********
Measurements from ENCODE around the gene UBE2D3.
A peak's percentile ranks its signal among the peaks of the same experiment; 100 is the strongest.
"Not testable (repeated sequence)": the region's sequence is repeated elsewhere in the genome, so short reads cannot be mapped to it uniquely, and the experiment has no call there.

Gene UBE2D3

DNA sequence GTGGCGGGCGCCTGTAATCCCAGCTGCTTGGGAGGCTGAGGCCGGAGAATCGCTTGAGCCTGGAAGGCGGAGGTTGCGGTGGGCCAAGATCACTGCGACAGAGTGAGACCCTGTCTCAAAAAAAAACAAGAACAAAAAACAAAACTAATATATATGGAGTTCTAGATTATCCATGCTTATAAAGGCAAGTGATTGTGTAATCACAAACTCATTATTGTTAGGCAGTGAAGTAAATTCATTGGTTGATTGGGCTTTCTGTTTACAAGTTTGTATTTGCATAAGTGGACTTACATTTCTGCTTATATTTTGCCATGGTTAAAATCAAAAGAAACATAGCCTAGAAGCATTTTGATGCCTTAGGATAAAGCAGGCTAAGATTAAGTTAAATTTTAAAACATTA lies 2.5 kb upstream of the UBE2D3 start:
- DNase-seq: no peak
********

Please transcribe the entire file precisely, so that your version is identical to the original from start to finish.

Measurements from ENCODE around the gene UBE2D3.
A peak's percentile ranks its signal among the peaks of the same experiment; 100 is the strongest.
"Not testable (repeated sequence)": the region's sequence is repeated elsewhere in the genome, so short reads cannot be mapped to it uniquely, and the experiment has no call there.

Gene UBE2D3

DNA sequence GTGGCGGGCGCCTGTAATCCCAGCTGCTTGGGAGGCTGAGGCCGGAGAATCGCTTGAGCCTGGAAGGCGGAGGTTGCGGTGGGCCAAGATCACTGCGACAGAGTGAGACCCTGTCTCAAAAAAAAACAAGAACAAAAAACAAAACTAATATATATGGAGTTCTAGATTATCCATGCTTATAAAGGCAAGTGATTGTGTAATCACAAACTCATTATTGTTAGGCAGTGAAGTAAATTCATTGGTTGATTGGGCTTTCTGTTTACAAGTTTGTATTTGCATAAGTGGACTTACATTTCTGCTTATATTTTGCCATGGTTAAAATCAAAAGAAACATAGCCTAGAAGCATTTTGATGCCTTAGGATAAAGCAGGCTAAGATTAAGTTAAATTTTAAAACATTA lies 2.5 kb upstream of the UBE2D3 start:
- DNase-seq: no peak